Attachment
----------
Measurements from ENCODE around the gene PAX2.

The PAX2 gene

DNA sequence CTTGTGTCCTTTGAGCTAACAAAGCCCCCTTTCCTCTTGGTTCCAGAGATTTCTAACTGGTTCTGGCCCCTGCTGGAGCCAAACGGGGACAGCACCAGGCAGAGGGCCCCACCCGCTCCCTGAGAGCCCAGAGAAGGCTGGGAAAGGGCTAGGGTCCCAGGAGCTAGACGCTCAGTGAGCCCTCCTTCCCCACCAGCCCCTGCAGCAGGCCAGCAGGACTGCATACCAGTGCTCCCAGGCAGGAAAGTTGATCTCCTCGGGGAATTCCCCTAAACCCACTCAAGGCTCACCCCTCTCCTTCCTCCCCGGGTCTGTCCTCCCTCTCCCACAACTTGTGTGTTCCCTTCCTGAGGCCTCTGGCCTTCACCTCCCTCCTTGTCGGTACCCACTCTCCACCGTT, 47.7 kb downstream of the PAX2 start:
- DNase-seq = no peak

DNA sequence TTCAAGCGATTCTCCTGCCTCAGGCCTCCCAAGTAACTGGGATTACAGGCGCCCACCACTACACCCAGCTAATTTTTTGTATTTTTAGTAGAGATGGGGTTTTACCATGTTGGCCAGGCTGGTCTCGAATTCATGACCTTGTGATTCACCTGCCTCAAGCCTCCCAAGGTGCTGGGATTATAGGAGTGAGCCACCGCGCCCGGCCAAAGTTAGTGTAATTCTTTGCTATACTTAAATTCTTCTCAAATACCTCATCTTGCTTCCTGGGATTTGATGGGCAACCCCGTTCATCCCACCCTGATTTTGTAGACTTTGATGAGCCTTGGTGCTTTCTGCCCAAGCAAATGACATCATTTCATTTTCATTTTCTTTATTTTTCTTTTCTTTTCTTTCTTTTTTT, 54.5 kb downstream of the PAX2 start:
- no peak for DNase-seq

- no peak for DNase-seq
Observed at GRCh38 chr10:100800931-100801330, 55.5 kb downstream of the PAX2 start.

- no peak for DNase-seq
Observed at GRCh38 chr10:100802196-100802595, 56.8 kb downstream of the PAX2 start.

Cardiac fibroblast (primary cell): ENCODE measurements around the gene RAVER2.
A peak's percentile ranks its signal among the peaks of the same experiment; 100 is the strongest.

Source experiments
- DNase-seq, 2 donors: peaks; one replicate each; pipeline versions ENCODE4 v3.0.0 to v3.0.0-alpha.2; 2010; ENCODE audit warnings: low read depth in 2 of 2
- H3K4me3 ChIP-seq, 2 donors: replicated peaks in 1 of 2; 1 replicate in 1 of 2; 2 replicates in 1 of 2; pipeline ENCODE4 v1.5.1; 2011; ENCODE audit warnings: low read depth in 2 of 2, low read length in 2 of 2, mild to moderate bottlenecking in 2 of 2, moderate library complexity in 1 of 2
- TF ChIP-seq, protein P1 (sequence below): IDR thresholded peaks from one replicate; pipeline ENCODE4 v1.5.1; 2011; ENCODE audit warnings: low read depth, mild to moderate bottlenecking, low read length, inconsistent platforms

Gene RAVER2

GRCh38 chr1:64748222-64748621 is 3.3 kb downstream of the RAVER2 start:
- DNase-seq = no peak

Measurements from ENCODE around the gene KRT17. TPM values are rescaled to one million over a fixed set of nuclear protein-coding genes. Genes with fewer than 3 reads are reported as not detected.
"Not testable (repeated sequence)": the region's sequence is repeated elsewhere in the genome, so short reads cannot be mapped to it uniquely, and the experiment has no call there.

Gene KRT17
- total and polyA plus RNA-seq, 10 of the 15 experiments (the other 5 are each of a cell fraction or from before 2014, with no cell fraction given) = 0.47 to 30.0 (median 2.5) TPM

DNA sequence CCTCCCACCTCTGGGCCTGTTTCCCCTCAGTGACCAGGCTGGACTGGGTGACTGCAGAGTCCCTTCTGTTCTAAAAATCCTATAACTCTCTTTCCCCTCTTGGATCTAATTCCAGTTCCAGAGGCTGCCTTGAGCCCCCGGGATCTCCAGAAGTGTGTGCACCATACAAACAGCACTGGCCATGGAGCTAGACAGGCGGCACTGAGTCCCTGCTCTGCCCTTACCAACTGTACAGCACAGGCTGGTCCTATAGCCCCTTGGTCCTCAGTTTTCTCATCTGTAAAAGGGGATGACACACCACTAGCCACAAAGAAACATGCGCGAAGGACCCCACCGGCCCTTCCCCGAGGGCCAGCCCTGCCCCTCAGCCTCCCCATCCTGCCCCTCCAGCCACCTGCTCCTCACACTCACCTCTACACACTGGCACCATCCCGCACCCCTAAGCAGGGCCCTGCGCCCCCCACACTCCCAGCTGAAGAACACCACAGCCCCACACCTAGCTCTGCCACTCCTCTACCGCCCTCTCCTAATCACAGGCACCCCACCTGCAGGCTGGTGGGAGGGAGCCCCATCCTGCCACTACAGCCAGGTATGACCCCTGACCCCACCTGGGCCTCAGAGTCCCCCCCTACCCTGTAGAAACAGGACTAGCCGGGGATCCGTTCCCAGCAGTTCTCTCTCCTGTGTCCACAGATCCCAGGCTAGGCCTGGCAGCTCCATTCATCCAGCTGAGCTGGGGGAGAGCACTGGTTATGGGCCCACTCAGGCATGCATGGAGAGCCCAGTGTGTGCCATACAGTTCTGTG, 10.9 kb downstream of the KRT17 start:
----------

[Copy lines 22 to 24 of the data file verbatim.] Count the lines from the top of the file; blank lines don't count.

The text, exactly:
Gene KRT17
- total and polyA plus RNA-seq, 10 of the 15 experiments (the other 5 are each of a cell fraction or from before 2014, with no cell fraction given) = 0.47 to 30.0 (median 2.5) TPM

DNA sequence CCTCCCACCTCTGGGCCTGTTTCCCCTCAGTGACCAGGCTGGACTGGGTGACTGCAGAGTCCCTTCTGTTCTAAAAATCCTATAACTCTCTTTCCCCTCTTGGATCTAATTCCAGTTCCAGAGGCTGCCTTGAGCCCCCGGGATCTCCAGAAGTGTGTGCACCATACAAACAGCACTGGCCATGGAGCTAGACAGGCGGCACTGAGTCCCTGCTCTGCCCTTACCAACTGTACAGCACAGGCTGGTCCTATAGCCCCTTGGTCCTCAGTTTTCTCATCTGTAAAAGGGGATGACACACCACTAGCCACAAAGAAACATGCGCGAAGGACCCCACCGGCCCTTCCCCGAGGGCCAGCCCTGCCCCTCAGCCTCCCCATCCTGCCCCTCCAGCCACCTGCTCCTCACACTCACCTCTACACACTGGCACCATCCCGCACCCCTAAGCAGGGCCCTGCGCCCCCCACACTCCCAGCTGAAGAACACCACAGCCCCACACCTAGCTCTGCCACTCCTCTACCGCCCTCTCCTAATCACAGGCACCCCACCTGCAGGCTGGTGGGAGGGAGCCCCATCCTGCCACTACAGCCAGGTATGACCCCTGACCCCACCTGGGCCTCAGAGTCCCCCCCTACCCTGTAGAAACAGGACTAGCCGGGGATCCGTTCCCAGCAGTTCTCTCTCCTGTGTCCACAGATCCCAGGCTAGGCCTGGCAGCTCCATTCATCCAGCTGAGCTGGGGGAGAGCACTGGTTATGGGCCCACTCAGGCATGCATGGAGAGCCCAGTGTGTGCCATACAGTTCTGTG, 10.9 kb downstream of the KRT17 start: